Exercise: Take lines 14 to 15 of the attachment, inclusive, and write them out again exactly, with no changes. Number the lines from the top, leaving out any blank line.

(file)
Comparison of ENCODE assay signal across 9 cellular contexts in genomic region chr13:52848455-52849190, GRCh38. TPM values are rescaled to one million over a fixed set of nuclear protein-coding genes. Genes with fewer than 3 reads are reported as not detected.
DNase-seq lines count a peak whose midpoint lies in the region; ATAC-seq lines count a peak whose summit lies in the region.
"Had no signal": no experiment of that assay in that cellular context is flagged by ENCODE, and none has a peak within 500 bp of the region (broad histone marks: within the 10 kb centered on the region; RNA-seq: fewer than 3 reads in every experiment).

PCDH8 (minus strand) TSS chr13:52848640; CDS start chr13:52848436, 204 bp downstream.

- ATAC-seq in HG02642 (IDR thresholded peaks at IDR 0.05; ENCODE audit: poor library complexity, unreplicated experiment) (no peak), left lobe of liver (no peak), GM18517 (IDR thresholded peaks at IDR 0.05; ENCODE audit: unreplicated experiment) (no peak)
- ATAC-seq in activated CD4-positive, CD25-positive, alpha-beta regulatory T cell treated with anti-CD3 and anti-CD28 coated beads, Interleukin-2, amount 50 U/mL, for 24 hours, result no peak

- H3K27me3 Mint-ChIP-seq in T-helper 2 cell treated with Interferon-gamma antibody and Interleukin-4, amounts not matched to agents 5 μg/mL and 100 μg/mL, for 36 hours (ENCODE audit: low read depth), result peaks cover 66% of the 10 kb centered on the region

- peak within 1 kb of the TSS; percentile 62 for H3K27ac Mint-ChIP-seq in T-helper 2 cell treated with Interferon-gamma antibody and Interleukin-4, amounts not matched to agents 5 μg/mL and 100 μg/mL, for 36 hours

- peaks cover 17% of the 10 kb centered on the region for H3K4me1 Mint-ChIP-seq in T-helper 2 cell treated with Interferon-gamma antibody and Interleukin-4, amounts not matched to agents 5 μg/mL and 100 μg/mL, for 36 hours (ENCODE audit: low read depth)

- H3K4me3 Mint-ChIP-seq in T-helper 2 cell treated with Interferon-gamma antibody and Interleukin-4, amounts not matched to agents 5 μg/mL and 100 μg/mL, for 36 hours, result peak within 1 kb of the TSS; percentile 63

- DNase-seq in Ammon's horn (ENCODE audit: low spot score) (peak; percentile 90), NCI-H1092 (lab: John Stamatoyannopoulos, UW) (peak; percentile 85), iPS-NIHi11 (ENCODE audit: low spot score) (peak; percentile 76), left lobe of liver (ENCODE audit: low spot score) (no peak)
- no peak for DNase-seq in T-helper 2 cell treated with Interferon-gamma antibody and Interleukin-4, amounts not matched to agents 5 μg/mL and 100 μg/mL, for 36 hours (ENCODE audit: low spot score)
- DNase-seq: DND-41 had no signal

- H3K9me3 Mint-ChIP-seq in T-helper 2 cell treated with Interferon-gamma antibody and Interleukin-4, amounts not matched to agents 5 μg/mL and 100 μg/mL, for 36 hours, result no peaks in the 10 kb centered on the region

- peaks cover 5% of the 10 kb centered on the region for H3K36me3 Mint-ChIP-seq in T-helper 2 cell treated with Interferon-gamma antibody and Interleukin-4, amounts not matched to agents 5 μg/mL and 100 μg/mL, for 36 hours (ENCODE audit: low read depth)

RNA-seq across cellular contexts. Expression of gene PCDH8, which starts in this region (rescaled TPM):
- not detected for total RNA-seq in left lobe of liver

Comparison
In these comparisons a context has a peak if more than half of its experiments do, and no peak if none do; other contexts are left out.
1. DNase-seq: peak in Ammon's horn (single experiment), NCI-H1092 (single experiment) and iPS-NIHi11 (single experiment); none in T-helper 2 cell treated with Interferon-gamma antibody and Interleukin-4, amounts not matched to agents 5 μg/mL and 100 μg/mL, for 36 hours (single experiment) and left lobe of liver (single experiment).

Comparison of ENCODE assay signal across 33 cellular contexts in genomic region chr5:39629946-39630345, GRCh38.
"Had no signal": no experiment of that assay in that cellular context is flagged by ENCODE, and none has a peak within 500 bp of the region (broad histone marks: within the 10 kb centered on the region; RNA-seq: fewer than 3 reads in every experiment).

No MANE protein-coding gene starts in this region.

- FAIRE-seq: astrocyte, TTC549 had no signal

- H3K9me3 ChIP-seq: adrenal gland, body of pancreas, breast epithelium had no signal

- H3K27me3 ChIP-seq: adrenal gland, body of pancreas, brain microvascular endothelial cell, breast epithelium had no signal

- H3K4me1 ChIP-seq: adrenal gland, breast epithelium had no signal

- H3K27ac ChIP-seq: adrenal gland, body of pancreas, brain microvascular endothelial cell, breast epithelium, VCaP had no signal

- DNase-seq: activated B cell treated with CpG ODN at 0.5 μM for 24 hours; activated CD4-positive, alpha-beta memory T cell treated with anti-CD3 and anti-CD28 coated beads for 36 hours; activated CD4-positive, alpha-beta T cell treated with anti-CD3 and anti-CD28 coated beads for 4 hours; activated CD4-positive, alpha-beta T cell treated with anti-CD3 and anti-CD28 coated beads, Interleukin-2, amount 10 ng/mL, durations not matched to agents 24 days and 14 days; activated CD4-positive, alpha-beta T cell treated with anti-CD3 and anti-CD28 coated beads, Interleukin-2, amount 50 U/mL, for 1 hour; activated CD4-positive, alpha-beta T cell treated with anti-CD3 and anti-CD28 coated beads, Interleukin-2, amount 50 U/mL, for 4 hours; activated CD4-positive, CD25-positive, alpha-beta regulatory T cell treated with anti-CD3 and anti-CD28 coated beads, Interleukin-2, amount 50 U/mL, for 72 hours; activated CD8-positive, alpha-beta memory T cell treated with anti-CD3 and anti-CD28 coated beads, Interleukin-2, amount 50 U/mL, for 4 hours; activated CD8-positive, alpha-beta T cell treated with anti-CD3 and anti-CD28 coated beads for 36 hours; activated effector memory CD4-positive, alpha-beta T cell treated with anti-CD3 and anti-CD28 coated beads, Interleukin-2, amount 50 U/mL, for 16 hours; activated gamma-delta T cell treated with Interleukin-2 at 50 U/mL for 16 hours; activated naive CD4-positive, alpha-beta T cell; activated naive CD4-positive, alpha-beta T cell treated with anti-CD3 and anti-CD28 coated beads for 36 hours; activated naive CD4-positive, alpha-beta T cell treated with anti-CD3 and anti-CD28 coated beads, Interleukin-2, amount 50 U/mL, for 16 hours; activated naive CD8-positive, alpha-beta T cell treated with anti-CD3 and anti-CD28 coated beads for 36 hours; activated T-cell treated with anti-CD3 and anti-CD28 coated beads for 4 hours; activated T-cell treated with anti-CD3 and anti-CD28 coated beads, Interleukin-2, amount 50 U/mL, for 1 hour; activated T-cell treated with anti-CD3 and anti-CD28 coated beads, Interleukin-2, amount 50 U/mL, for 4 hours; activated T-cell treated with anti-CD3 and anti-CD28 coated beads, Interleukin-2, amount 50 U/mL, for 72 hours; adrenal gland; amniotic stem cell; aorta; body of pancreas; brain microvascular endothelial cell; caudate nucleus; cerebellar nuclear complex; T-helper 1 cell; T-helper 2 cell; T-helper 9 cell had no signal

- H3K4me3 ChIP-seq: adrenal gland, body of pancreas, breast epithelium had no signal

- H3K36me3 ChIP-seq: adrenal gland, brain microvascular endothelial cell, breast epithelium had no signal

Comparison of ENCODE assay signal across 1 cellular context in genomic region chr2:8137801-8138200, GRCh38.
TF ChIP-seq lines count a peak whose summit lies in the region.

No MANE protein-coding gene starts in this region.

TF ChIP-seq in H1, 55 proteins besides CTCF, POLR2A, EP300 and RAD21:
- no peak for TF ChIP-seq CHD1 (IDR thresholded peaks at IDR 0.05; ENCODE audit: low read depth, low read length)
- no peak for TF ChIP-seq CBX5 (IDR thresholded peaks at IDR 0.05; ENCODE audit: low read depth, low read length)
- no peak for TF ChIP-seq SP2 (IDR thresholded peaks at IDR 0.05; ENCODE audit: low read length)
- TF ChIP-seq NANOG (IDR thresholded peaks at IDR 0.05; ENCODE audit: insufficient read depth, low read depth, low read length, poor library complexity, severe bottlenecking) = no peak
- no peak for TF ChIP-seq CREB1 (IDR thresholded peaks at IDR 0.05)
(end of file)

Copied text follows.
- H3K9me3 Mint-ChIP-seq in T-helper 2 cell treated with Interferon-gamma antibody and Interleukin-4, amounts not matched to agents 5 μg/mL and 100 μg/mL, for 36 hours, result no peaks in the 10 kb centered on the region

- peaks cover 5% of the 10 kb centered on the region for H3K36me3 Mint-ChIP-seq in T-helper 2 cell treated with Interferon-gamma antibody and Interleukin-4, amounts not matched to agents 5 μg/mL and 100 μg/mL, for 36 hours (ENCODE audit: low read depth)